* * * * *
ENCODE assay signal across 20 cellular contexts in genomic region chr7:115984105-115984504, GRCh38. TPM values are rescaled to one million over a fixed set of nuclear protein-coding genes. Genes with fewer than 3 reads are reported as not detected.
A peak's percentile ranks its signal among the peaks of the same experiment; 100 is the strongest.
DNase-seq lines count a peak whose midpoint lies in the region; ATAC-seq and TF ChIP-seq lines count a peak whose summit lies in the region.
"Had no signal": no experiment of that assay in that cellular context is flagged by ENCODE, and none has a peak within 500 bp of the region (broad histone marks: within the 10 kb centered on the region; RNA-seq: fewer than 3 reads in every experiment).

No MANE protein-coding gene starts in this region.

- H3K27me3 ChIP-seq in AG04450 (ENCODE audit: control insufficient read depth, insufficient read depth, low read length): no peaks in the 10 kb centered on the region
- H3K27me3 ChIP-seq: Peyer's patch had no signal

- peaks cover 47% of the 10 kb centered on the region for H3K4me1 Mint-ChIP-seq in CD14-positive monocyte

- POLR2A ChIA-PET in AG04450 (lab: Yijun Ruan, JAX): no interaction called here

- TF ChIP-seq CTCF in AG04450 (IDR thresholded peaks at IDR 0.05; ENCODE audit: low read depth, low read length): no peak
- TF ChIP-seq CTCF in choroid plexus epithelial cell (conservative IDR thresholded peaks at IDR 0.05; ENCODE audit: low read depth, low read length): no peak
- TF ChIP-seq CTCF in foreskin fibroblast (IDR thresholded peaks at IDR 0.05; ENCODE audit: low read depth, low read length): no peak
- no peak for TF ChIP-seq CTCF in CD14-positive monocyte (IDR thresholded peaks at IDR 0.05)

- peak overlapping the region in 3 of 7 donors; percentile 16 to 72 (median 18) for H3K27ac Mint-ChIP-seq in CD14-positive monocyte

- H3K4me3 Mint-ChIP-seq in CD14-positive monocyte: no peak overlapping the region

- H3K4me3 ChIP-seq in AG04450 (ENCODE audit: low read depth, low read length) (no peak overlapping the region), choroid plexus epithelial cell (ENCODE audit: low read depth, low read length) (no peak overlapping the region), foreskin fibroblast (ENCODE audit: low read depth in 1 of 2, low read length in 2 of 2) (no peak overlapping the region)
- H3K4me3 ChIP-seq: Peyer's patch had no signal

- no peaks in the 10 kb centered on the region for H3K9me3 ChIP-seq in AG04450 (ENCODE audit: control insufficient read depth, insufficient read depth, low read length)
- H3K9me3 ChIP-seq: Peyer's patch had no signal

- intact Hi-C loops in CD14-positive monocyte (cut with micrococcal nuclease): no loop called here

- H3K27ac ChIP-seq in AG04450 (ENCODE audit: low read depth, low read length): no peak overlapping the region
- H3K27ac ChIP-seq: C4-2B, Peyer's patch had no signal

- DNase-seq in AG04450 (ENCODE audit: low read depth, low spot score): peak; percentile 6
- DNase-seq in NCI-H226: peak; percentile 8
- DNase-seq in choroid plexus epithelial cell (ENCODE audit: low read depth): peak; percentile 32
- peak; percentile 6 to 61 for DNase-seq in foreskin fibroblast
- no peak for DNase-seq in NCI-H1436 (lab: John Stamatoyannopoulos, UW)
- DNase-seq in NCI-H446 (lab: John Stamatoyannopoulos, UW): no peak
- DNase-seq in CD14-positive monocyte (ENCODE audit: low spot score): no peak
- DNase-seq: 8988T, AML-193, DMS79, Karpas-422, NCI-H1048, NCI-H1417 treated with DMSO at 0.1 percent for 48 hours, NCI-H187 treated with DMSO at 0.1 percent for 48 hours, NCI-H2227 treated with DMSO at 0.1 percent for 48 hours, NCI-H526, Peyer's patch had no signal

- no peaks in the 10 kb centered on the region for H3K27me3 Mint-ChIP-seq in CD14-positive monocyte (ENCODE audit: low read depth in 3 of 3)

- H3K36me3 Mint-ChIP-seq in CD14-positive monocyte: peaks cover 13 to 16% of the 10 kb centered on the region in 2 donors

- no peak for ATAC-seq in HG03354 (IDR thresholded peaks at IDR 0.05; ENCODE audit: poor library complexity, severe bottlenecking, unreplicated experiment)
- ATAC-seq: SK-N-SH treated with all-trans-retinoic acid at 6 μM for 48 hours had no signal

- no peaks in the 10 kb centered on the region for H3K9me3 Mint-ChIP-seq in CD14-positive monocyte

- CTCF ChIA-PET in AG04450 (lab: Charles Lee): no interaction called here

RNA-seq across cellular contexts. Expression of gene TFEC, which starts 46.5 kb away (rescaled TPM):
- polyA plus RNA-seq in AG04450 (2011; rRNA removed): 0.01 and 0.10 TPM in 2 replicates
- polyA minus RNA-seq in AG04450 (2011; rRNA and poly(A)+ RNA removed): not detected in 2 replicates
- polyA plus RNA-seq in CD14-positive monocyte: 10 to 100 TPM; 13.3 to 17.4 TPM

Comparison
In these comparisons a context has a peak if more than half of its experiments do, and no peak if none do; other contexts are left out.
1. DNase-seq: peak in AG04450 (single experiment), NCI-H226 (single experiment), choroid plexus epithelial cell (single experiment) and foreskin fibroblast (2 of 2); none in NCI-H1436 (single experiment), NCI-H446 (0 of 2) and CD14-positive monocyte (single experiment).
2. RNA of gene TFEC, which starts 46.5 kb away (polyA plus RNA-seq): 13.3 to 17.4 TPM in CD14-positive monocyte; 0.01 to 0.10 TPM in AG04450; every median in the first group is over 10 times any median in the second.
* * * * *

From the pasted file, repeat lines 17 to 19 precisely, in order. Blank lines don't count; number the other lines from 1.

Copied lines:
- H3K4me3 ChIP-seq: Peyer's patch had no signal

- no peaks in the 10 kb centered on the region for H3K9me3 ChIP-seq in AG04450 (ENCODE audit: control insufficient read depth, insufficient read depth, low read length)
- H3K9me3 ChIP-seq: Peyer's patch had no signal